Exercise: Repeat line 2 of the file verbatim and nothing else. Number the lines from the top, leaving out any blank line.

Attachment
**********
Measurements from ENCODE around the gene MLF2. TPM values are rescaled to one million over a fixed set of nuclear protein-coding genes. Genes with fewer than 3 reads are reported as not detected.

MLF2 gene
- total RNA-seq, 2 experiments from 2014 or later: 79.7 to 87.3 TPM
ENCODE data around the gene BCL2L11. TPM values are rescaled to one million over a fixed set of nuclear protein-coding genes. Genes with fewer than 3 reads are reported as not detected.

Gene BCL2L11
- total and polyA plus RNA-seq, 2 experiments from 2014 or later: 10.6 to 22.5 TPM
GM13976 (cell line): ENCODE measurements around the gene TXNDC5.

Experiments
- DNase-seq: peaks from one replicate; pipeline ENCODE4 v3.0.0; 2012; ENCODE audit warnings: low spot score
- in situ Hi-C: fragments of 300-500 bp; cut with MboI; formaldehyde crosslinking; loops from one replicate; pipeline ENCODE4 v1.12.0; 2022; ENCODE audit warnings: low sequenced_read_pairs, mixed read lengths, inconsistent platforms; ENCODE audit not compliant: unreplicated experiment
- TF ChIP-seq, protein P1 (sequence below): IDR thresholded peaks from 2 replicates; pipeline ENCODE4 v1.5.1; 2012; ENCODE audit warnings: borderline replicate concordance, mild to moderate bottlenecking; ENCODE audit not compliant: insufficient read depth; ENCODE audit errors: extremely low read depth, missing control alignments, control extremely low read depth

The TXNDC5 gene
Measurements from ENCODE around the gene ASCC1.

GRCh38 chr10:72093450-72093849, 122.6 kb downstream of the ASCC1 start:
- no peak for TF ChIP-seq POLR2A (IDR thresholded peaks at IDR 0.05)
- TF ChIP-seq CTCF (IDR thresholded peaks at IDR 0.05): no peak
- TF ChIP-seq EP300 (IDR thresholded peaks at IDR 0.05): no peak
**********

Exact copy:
MLF2 gene